Tuesday, 30 April 2013
England's local elections - PPP's yearly preview
Regular readers will know that this column likes to preview each year's local elections, in order to read the tea leaves on how well the political parties are doing. So will this year be like 2011, when Labour did pretty poorly for the only major party of Opposition? Or will it be more like 2012, an election held just after Chancellor George Osborne's 'Omnishambles' Budget, in which Labour did just about well enough to look like a credible government-in-waiting?
Probably neither. Probably somewhere inbetween.
First, let's set the bar. It's a 'shire' election, in Conservative-leaning rural counties (many of which have had their urban sifted out into unitary authorities for each city). That means we have to calculate a 'notional national share' by looking at how these wards performed in the past and then imagining those shifts all over the country. Colin Rallings and Michael Thrasher, the gurus of such things, reckon that if Labour does as well as it's doing in local by-elections at the moment it ought to gain 350 seats. Many fewer - less than 300, say - and all the opinion poll leads in the world will look pretty useless when weighed up against real votes.
All the signs are that they're risking just that outcome. There'll probably be nothing like the local elections of 1968, which saw Labour annihilated and suggested that a Conservative government really might be on the cards, or 1995, when the Conservative retreat turned into a rout (particularly in Scotland), or 2009 - the last time these wards were up for election - when the voters took the opportunity to give the Brown government a kicking as it dredged the very bottom of its unpopularity. The Government will do better than the dire economic situation would seem to suggest. They'll be pretty badly beaten up, all right, but holding their losses down to anything under 300 will feel like a triumph after everything the country's been through in the last three years. Their deficit in the opinion polls has been shrinking recently, and the economy may just (just) have turned the corner. Labour's going to have to come from a 2009 third place in lots of wards if they're to win the seat - a tough ask if ever there was one. If the Conservatives do come out of this with bruises, rather than losing an electoral limb, they'll feel pretty chipper.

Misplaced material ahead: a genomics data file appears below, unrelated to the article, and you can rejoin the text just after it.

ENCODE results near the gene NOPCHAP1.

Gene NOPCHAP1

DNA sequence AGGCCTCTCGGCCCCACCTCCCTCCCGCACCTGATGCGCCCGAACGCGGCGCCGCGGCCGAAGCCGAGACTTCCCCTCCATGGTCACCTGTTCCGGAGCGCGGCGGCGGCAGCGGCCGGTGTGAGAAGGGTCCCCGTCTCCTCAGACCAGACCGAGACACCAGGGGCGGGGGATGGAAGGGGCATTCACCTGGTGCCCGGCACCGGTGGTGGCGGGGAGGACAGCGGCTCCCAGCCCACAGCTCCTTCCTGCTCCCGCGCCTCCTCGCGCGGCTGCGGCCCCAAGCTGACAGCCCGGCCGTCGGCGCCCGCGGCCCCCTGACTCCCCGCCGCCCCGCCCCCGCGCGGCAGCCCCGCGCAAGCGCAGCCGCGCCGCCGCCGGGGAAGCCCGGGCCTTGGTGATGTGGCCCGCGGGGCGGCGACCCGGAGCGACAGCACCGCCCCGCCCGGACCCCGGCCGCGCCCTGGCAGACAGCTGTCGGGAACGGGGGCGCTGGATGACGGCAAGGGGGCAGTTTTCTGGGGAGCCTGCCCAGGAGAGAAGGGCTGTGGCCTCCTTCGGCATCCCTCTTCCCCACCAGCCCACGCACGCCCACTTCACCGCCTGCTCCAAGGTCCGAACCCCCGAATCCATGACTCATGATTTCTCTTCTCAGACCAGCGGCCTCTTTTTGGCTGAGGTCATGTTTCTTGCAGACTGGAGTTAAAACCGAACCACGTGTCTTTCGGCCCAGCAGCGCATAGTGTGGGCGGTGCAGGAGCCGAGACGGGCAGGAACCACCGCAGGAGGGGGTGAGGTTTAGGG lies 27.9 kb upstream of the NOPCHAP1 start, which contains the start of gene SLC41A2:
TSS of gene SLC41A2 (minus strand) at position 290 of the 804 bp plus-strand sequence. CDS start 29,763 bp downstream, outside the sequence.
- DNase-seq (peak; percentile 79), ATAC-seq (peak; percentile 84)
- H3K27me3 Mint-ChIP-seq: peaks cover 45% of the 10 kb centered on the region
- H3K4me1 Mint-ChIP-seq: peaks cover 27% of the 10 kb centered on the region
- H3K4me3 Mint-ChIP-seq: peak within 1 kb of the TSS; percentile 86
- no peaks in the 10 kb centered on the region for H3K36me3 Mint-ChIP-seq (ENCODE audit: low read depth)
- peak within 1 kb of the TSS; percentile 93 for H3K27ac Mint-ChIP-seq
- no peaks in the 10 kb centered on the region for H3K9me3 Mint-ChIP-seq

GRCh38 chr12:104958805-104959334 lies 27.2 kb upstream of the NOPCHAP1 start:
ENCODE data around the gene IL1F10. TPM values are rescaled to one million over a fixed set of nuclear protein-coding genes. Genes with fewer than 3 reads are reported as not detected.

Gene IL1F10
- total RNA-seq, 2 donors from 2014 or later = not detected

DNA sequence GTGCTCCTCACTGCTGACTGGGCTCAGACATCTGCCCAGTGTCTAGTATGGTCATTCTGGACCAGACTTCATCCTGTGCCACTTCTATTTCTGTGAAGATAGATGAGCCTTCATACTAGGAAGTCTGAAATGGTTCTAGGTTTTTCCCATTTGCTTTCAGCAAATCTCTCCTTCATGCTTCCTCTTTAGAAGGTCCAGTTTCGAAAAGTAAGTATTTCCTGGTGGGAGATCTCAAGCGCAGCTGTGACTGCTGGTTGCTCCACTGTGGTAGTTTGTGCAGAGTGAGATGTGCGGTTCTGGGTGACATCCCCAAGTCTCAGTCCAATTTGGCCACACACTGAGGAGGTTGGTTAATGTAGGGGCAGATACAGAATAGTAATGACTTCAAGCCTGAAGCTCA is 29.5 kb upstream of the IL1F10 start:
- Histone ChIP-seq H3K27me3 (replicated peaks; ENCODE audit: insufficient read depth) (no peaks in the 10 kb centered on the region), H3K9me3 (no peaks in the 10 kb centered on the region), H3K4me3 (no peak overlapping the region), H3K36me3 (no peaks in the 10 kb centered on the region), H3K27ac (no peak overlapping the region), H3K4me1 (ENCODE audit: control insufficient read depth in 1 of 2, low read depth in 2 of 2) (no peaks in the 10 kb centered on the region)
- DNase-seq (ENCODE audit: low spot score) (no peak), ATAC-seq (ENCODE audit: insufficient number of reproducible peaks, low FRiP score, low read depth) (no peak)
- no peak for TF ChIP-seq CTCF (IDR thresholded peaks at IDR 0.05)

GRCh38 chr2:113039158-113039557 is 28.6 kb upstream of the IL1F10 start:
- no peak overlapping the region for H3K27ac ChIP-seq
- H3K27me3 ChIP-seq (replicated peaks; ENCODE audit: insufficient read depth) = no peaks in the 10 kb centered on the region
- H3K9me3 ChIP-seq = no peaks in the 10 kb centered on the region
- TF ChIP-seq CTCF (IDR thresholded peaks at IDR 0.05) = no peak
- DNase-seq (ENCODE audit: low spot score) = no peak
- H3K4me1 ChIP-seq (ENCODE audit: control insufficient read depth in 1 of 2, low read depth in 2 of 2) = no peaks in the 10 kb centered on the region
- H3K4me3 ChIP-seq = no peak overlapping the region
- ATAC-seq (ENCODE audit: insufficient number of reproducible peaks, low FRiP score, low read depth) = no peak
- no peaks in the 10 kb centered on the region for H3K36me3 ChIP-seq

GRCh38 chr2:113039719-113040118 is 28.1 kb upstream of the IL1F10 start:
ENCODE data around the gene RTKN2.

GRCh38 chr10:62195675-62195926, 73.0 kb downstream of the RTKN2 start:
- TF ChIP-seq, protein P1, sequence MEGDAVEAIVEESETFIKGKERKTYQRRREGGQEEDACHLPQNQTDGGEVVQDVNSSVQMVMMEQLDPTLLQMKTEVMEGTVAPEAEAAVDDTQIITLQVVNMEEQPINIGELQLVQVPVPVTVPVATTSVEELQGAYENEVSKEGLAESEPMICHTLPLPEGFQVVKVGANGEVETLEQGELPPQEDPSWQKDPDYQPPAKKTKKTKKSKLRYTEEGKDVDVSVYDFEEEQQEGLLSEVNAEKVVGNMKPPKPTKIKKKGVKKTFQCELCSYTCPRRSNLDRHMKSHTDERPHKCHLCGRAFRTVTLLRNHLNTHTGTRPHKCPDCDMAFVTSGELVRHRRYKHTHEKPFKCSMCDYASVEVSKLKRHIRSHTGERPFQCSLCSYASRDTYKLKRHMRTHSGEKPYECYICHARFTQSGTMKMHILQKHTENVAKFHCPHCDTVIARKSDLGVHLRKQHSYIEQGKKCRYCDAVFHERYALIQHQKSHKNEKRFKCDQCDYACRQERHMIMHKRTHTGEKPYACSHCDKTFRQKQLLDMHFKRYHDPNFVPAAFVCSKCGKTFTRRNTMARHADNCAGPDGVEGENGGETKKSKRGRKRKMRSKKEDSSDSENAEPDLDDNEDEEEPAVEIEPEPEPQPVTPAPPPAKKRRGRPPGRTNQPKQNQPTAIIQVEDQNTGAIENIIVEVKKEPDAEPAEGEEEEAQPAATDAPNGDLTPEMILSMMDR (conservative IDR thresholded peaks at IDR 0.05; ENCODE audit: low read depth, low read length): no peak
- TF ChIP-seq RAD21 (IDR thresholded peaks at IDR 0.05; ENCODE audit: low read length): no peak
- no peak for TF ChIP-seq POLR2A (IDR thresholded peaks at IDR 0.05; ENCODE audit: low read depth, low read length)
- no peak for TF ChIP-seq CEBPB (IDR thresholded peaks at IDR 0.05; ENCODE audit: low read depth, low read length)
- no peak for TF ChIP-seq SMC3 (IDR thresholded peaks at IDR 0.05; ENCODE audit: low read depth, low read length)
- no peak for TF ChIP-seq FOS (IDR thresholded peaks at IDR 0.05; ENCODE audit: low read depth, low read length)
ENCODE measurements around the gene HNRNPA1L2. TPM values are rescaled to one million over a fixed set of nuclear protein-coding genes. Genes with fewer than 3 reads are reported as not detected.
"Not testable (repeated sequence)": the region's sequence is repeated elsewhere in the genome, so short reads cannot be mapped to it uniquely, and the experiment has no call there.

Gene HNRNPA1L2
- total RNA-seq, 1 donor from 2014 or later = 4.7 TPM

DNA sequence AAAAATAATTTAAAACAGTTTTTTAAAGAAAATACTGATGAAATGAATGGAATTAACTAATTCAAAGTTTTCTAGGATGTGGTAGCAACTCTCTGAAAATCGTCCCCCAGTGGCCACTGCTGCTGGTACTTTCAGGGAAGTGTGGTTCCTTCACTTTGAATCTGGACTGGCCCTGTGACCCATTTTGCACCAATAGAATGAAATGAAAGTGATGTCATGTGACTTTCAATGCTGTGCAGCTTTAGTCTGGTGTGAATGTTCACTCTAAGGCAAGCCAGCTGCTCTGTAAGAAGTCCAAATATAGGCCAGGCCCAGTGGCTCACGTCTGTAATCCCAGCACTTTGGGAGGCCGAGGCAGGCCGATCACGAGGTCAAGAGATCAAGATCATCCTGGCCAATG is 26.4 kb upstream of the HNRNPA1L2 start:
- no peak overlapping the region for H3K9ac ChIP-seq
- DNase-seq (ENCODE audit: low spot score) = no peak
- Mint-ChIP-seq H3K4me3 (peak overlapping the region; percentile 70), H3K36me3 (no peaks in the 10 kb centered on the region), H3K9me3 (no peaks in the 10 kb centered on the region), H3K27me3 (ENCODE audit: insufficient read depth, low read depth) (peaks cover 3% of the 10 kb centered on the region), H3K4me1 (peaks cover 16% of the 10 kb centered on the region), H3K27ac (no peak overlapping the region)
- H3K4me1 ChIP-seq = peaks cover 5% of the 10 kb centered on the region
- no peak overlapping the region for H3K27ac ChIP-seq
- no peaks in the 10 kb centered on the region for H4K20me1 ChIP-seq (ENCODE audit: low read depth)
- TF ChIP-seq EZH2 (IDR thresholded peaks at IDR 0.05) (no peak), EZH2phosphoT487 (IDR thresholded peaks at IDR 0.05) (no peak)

Even the possibility of such a result ought to worry Labour, for the real mark of an Opposition ready to spring back into power is overwhelming victories like these at the local ballot box. At the moment, their strategy is frankly overwhelming, and they do very poorly indeed in the south of England. What happens in Essex (above), for instance, where ultra-marginal constituencies such as Harlow should be in Labour's sights, might matter a great deal more than what happens in the Midlands once we get into a General Election campaign. Ed Miliband, the Labour leader, is (probably falsely) rumoured to have a '35 per cent strategy' to win the next election, where he keeps hold of left-leaning Liberal Democrat defectors but doesn't have to attract many other voters. That may have worked for Barack Obama in Ohio and Florida, but the less clearly-segmented electorate in Britain - and Labour's enfeebled state, in terms of both finances and organisation - make that a harder trick to pull off here.
But the real answer to all this in 2013 is that we don't really know what'll happen. How well will the United Kingdom Independence Party do? That's a question that resonates very strongly in a first-past-the-post election where the winner in each ward takes all. Will they do well enough to throttle the Conservatives' chances of holding on to a swathe of councils and seats, perhaps pushing their losses up towards 400? Well enough even to make a big breakthrough on their own and seize fifty to a hundred council seats? It's not clear. Upon that uncertainy hangs a great deal: essentially whether Conservative MPs chortle or panic on Friday morning.
There's your card marked, then. If Labour win fewer than 300 seats, things don't look so good for them - and they will look very bad indeed if they're down under about 200 or so. If the Conservatives lose more than 350 seats, their chances of winning an overall majority in the House of Commons at the next General Election will look even closer to zero than they do now. If they lose a great deal fewer than 300, they can pat themselves on the back and say they've come through the worst.
Come back on Friday, and let's test projection against reality!